What led you to give up the preaching at Christchurch ? • I’ll tell you how it was. I had a hard fight, and it came to an issue there. I was invited by X to his house. Prior to that I had not taken a drop of strong drink for nine months. X said : “ What will you have ? ” Well, as I was very dry, I took a drink. He said : “ Have another, old fellow,” and spoke to mo about bookmaking. This reminded me of old times, and I had more drink, getting excited then. Mrs X , a lady for whom I had a great respect, retired, and X and I had some hock. That sent me off, and I did not care what I did. The moment the religious people knew of this they went back on me. Well, I am very sorry, ana I’ll never pick up religion again. They wanted you to attend a religious convention at Christchurch, did they not?— Yes ; they thought I was not a brother of John L, Sullivan. I knew well they would catch me if I went to the convention, and consequently would not go near it. I thought the parsons would floor me, and I thought I would carry on my game with the view of paralysing them. How long did you stay in Christchurch after that ?—I was four weeks there after that happened. There were still a larje MiimhiT nf people who believed in me, ami I got a parchment affair signed by 1,250 people and L2OO subscribed money. The presentation was made at a public meeting, and it took me all my time to get out of the
room in consequence of the demonstrative conduct of the ladies. Did you take to drink after that?— Yes; drink has been my arch enemy, I would become all things to all men to secure a good spree and enjoy myself. When I meet friends and 1 have no money I feel exceed: ingly grieved, and that drives me to resort to anything to have sufficient to be the gentleman. How were you so well able to keep off diink for nine months previously? screwed myself down. I knew that if I did not make some money I could not get home. Now, just put in these few words of thanks: 1 am extremely gratified to the Bank of for having taken care of my money, and to kind officers connected with that institution. Did you look up any of your old friends when you returned to Auckland ?—No. I thought you went to see Mr P ? Yea; he had to identify me at the bank, I wish the religious people here all luck, but they will have to keep their eyes open: Is it true that you are taking an Auckland girl away «ith you ?—Not a bit of it. You can put this in : I have been in correspondence with an exceedingly fine girl in New York for some years. I met her when I was professor of the Physical Training College there, and I hope to join her in marriage bonds when I return. I wish Auckland every success. What do you think of this colony?—I like this plade. I like New Zealand arid I like the people; but there is such a religions tone in t()e country that, if a man is very clever and very careful, he can just fool them all, but the moment he makes a break he is done. Were you never exposed in Auckland ? Never. Just say with regard to what appeared in one of your newspapers that I thank them very much. The editor was quite right when he spoke derogatory of myyself; he was quite right in his judgment upon me, Upon one occasion he remarked that I was no more a brother of J. L. Sullivan than Patrick O’Fiaherty was, and he was quite right. I thank the newspapers that they did not “ knock me out ” before I had time to carry my racket to success. I compliment myself upon having a few hundred pounds to bring me Home and out of this colony. 1 understand you had an odor of marriage during your evangelical tour? Yes; two or three offers. I, did, not accept them, because I did not think I could trust myself to keep the peace. My. game was not marriage, but to get money. And I suppose you had friends as long as you kept the imposition up ?—Oh, yes, and some of them were very kind to me, Mr and Mrs Z ,of Christchurch, upheld me all through, and 1 stayed with them for some weeks. During one mission I held there be informed the people that “he bad faith in my judgment and affection”; and at thp conclusion of a long speech be said to me something which ends with “ Trust in God and do the right. ” That’s Shakespeare, I know ; but I forget the rest of the quotation. Which religious body did you find most sympathy with ?—With Primitive Methodists. Until they found my game was to make money they said—and this is very fine indeed—that “ they were working for souls, and that I was working for money.” I told them they could have the souls and I would have the money. Was not that very good ? Had you any particular friends in Wellington ?—Yes; several. Now, here is a very important point in connection with this whole affair. Mr invited me to his house in Wellington, Mr told me then that it was not for money they wanted me to hold a mission in their church ; it was simply for the good of the place, he said. Well, but he collared about L4Q in two weeks’ collections, and gave me L 5. Was not that rather good ? When the Primitive Methodists found I wanted money, I suppose they thought I was going to Hell, and they turned their backs on me. You transferred yotlr favors to the Presbyterians next, did you not? —Yes; I preached at St. Paul’s Presbyterian Church in Christchurch; That is an awfully swell church. I delivered such powerful appeals and addresses that my finances commenced to look up. That was where I met with my grand success. But when the clergy wished mo to meet them I paralysed them by remaining away. I had to be very sentimental and prosy. I knew that I was striking oil when I was preaching to women, because 1 had the phraseological powers, slpd their little hearts went out to me. Whenever I took to drink, however, I knew it was all over with me, and I gave the game up, What do you propose to do now?-I am going to San Francisco by the mail steamer. I have two or three different lines in which I may embark; but I don’t intend to go into Gospel work again. I will not trifle with the Gospel any more, and hope my old friends will pray for me, because I am not converted. What do you think of doing in America ? —I am probably going on a singing tour. I intend to place myself under a very ce’ebrated artist for about six months. I have a good baritone voice, and 1 may go in for singing altogether. You have become tired of playing the religious fraud, I suppose ?—Yes, it was a fraud ; a big fraud, and I am heartily tired. Now, finally, say to the clergy who were antagonistic to me, that I would have knocked them into a cocked hat only that 1 did not want a month in gaol, so that bit of pleasure had to be postponed. I wish, also, to thank the lawyers and Judges that they did not get hold of me.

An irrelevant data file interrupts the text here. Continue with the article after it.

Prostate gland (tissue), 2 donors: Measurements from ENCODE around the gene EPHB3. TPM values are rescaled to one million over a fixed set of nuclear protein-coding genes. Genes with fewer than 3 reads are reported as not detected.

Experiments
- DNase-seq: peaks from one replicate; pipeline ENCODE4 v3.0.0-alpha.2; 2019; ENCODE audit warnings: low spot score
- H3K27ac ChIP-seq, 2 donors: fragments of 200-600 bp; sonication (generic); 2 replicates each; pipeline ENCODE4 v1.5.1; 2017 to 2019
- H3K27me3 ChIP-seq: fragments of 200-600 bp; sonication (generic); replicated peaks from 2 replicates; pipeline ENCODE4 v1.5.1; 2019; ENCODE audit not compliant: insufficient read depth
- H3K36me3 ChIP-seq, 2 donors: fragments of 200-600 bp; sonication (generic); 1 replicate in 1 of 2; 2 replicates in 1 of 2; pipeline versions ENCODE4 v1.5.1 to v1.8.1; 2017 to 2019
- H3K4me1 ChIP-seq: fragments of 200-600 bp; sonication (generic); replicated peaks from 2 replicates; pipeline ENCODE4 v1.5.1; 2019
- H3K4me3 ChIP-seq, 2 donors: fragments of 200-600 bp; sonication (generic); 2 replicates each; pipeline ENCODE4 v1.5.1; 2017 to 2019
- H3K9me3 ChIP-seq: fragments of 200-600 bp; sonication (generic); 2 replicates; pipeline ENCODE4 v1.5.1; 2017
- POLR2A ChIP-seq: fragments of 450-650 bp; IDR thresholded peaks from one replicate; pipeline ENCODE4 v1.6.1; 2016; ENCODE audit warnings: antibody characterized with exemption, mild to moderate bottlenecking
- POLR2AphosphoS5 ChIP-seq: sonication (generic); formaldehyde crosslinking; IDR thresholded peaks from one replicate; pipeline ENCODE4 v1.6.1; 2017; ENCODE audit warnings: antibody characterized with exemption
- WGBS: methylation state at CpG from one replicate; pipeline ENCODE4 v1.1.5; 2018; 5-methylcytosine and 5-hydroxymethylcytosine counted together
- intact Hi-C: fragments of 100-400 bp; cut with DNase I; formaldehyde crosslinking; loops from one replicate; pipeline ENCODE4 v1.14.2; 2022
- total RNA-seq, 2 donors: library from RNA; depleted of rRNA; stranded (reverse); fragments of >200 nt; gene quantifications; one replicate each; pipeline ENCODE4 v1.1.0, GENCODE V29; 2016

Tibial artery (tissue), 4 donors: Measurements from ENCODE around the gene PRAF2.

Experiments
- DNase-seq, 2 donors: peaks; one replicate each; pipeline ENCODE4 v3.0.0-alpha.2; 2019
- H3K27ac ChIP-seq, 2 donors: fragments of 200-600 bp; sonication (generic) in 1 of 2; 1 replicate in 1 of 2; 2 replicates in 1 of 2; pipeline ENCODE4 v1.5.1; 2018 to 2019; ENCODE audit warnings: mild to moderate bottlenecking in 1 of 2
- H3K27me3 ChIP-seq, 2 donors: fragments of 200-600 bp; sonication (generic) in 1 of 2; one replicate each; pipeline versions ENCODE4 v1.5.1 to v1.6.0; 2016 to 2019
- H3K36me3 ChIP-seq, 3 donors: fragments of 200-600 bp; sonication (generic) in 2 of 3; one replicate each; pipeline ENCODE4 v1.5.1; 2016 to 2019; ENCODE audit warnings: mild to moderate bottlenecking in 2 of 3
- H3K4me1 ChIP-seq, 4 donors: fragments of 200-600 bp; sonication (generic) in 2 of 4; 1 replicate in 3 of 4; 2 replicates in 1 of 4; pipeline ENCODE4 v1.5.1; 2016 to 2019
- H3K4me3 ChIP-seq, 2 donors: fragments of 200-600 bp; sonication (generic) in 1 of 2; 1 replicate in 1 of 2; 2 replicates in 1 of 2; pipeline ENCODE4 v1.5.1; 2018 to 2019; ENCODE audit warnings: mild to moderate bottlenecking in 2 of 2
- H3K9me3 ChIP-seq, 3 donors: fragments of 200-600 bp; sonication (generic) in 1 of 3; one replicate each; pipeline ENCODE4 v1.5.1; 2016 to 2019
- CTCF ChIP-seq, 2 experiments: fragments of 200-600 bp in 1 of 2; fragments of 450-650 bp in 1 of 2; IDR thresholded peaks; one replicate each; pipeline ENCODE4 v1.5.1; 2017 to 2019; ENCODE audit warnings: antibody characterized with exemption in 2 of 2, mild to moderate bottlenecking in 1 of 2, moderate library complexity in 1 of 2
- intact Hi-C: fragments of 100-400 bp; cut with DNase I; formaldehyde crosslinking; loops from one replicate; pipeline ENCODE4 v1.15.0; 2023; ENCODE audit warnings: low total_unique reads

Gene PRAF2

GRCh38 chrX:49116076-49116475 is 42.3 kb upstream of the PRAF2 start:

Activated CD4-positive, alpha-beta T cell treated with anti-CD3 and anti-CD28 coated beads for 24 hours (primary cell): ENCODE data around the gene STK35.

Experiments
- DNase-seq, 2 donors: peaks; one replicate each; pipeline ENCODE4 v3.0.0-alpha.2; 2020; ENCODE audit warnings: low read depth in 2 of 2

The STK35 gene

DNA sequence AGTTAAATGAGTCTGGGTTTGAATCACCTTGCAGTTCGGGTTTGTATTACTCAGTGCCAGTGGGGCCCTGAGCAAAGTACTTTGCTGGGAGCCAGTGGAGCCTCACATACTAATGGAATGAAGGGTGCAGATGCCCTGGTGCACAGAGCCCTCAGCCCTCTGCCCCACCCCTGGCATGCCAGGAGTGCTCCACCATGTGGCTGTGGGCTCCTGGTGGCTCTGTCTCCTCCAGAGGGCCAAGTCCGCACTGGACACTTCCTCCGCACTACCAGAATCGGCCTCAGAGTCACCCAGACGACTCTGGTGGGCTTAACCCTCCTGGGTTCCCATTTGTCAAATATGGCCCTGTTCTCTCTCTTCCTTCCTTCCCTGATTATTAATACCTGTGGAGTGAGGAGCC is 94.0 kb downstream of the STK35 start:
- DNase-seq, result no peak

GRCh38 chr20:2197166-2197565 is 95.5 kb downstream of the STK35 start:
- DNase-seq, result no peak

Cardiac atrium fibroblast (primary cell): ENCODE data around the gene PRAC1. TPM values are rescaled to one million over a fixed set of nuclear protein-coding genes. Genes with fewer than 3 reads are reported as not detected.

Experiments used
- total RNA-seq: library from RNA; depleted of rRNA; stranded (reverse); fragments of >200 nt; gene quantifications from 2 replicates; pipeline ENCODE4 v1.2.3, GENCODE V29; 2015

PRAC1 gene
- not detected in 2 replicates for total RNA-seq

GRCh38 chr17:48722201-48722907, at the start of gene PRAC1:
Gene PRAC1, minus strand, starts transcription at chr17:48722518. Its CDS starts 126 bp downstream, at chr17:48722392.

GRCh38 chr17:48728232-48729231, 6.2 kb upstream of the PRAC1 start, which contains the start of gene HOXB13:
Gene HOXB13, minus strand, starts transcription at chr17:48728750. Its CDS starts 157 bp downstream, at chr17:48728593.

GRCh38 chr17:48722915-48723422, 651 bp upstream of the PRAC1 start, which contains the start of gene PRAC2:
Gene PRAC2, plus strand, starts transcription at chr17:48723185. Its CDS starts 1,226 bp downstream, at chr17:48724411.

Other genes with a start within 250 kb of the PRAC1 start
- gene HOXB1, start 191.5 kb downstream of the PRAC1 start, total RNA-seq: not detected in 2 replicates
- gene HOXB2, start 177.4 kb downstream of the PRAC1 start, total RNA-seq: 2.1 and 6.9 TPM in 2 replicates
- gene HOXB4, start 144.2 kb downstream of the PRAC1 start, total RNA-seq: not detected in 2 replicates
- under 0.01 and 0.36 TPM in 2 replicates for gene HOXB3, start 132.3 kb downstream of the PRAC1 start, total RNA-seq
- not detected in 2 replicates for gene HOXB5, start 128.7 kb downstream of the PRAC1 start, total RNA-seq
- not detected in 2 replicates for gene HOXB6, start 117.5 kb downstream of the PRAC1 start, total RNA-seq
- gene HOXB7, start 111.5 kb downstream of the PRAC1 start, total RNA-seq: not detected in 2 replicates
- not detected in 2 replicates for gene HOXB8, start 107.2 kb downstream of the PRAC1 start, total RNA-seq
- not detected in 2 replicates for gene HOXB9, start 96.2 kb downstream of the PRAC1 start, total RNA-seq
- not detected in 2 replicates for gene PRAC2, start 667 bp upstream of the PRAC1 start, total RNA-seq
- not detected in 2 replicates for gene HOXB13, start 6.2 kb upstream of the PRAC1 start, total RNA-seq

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THE PIOUS FRAUD., Evening Star, Issue 8056, 5 November 1889
THE PIOUS FRAUD. Evening Star, Issue 8056, 5 November 1889